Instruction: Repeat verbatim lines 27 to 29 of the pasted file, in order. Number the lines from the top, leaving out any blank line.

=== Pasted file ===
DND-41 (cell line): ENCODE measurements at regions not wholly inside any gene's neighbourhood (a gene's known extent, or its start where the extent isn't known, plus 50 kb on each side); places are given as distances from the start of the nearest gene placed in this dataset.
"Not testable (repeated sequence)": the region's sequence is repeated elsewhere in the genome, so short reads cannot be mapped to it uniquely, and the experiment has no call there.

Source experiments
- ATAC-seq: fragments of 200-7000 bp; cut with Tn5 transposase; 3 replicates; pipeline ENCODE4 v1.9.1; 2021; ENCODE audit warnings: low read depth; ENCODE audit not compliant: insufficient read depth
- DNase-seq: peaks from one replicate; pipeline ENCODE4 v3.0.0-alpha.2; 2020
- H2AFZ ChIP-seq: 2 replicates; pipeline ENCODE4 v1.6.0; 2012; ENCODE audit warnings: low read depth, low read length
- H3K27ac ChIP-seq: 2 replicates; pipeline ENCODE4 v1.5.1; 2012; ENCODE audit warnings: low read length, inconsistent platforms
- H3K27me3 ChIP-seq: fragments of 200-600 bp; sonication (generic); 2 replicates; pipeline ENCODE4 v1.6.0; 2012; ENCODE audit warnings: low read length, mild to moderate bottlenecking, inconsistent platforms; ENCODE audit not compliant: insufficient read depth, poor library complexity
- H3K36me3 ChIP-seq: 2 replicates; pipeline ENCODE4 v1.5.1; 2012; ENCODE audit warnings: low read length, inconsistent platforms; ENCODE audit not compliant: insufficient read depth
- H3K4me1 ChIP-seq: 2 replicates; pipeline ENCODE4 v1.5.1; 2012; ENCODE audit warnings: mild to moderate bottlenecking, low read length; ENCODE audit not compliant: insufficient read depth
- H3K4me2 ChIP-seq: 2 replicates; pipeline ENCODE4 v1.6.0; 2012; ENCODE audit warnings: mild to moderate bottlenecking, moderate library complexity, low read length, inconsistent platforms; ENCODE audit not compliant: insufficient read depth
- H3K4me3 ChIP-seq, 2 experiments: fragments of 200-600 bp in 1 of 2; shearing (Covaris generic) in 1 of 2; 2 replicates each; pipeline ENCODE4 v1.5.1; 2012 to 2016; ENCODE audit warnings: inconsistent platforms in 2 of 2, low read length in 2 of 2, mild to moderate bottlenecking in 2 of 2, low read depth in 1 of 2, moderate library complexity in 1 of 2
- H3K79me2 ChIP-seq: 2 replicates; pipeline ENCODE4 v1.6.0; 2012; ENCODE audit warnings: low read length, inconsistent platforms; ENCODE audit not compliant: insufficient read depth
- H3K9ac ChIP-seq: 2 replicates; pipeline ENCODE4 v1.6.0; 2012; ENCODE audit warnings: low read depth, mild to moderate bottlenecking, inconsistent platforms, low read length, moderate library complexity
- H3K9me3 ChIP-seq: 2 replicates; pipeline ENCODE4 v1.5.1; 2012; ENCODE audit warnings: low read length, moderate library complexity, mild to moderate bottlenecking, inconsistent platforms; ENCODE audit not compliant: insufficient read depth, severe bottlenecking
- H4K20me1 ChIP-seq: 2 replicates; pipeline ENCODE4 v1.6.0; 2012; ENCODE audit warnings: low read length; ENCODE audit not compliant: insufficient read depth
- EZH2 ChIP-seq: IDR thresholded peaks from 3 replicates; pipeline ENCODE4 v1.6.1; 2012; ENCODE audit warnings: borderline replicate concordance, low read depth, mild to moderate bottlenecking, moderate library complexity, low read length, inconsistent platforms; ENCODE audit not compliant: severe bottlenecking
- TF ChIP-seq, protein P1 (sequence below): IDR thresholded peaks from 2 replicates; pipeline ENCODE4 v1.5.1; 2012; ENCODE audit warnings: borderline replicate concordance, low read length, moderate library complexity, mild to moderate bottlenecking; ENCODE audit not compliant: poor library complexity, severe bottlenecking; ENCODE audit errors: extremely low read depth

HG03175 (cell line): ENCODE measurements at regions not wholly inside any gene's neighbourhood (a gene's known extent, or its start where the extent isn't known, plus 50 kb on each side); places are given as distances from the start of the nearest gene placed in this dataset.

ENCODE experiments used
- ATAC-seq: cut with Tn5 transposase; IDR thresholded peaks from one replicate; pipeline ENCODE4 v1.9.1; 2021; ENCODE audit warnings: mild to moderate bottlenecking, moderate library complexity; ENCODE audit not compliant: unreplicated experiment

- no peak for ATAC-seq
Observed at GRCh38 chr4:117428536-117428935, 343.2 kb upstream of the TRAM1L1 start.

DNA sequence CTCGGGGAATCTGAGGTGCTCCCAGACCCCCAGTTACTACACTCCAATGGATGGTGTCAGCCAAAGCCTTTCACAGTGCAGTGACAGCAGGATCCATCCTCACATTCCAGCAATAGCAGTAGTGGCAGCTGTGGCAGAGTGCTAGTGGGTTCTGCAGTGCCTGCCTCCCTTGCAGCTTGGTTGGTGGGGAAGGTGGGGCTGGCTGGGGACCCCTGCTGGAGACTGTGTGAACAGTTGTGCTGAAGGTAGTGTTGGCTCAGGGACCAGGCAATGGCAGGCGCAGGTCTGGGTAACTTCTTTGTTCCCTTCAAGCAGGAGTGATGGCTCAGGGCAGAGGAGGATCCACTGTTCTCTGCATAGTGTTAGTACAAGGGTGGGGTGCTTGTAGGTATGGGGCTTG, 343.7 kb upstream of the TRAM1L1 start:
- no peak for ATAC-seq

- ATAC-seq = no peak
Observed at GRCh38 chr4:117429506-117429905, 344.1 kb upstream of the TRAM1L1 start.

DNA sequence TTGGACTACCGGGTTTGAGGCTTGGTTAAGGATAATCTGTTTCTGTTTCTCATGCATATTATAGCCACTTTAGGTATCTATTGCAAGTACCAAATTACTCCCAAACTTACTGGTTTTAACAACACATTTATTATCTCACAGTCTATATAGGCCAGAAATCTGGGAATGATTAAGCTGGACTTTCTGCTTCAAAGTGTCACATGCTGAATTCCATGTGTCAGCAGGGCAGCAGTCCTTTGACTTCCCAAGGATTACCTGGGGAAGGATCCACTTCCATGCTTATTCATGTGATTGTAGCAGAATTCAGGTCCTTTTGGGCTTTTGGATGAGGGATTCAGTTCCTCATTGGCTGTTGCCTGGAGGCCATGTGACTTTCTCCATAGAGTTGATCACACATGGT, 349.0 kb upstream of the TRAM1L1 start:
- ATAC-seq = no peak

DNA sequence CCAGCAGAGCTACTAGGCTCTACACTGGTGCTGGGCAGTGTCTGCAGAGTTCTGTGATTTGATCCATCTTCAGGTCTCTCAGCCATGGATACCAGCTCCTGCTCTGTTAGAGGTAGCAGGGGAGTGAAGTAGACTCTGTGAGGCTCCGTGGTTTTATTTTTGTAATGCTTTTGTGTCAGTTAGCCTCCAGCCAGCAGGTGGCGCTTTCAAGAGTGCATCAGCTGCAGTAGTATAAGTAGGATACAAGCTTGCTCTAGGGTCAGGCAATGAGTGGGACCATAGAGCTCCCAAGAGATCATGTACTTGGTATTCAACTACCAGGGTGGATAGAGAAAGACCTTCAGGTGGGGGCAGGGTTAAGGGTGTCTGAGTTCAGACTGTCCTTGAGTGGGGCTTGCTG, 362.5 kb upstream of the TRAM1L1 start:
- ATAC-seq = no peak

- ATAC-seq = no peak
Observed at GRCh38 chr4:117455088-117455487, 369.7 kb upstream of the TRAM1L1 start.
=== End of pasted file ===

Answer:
Observed at GRCh38 chr4:117429506-117429905, 344.1 kb upstream of the TRAM1L1 start.

DNA sequence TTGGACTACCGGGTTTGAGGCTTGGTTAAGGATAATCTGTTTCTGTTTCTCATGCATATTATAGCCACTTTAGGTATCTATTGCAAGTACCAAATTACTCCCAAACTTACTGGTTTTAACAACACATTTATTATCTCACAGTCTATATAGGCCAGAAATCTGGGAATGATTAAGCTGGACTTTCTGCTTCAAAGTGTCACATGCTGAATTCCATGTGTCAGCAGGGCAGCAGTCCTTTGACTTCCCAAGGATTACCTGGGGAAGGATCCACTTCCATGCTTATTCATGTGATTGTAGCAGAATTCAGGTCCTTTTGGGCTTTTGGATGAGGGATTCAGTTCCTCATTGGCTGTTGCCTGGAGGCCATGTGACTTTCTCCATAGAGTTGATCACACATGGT, 349.0 kb upstream of the TRAM1L1 start:
- ATAC-seq = no peak